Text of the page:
The NY Times has more on NY park closures. Many of these parks are ones our company could keep open, but to date I have been reluctant to approach NY as I have Arizona, as I am skittish about trying to operate a business in that state.
The other night, an executive of Arizona State Parks told a public audience that Arizona had invested a lot of infrastructure in the parks and private companies intended to “run the parks into the ground” for profit. I found this ironic, as I wrote the Arizona State Parks director in response:
It is hilarious to me that [Arizona Sate Park] management is pointing the finger at my company for running infrastructure into the ground. [One State Park executive] has shown me the deferred maintenance book [for the state parks system]. I would venture that none of the facilities we have operated for any amount of time for any public authority has the compounded deferred maintenance issues you have in many of your parks. Over the last 3 years, above and beyond regular routine maintenance, we have spent nearly $3 million in capital maintenance and refurbishment, and over $2 million in new facilities or whole facility replacements, all at public recreations areas.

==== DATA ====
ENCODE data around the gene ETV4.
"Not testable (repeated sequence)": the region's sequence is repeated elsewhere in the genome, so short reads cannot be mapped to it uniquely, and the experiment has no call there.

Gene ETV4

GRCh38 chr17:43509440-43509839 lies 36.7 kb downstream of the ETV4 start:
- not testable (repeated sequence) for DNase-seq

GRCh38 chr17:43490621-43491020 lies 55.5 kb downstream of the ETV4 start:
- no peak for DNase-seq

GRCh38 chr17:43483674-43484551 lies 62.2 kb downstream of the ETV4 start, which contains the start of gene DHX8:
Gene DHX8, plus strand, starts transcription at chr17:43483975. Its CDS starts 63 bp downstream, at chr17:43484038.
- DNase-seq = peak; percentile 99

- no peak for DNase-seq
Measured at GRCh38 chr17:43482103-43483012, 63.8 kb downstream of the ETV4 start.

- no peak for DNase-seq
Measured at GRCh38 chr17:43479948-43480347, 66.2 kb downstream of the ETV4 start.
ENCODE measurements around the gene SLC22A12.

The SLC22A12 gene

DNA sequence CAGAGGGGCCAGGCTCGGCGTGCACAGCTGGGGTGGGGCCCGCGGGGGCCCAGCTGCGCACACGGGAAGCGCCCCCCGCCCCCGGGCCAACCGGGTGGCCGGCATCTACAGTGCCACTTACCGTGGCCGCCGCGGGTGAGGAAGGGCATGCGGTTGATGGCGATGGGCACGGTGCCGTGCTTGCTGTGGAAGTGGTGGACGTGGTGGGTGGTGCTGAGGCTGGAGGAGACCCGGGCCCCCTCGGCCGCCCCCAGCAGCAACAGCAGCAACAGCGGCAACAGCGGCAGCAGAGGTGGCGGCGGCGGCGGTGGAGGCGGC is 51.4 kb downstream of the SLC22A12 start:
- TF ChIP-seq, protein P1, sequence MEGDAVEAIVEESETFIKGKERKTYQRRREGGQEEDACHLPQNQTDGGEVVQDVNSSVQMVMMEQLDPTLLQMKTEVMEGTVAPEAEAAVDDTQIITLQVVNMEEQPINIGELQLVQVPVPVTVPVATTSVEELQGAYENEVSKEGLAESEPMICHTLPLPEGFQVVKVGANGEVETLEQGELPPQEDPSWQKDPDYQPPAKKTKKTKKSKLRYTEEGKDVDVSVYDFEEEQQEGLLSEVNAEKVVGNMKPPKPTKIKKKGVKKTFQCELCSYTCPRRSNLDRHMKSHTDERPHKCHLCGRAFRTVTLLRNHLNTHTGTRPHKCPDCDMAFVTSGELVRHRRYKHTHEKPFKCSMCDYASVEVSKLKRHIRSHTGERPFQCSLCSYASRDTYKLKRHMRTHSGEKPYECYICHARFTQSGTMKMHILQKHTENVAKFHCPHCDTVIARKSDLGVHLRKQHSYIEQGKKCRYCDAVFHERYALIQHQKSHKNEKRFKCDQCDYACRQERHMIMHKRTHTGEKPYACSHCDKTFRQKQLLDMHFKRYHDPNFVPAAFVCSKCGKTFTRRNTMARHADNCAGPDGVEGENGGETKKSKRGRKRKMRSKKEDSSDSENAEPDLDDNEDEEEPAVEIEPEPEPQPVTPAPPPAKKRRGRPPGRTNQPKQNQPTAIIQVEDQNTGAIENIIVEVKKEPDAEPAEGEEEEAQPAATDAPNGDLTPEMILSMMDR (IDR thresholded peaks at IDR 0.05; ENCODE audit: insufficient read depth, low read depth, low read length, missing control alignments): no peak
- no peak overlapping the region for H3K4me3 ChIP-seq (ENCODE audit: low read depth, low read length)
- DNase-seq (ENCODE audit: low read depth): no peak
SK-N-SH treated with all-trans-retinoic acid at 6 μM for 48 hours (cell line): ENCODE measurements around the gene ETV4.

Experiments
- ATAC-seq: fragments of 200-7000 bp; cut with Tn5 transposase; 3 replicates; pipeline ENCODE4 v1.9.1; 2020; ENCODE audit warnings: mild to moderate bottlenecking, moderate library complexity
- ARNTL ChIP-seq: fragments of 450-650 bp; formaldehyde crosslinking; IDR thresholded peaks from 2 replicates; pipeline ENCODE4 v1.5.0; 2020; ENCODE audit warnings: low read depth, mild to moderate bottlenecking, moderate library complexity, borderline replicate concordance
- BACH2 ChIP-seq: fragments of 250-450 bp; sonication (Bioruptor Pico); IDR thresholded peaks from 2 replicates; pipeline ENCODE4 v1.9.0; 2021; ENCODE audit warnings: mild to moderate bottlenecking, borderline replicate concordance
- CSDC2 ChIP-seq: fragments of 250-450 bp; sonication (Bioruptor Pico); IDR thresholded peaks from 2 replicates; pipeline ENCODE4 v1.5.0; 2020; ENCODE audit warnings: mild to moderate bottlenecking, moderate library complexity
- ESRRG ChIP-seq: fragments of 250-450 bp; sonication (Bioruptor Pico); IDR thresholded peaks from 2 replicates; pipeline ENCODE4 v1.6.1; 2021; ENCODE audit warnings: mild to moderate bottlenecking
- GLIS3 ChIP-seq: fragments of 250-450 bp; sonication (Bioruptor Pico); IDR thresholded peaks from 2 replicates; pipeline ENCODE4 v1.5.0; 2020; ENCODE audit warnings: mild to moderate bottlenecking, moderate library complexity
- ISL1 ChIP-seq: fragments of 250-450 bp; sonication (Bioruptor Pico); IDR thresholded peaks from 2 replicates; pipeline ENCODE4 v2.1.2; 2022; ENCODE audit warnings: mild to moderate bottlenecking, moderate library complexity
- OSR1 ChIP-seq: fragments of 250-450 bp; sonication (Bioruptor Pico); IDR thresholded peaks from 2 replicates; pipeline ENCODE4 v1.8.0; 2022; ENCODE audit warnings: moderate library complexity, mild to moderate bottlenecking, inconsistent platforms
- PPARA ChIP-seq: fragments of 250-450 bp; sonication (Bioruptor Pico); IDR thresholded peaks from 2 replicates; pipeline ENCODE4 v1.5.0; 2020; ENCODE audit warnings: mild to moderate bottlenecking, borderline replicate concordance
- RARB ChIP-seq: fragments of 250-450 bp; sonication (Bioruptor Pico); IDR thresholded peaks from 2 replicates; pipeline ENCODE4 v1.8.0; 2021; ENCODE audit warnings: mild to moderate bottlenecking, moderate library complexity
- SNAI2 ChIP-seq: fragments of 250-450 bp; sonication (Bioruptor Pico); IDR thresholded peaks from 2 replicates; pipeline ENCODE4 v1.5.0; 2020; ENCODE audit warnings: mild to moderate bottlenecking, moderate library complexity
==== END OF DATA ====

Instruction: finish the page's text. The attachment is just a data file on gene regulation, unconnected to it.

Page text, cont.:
Increasingly, our company has been brought in to a number of park systems to bring private capital to repairing years of deferred maintenance that the public entity can’t afford to address (most recent example here). It seems like the New York system may be yet another example addressing the myth that somehow private entities are worse than government entities at regular maintenance:
The agency has already absorbed significant cuts in the last three years and during the peak summer months has a skeletal staff in place inside the state parks. “It’s not an agency that’s been dripping with dollars,” Ms. Dropkin said. “They were pretty lean to begin with. They do their best, but the infrastructure is really crumbling. They keep the bathroom doors together with duct tape.”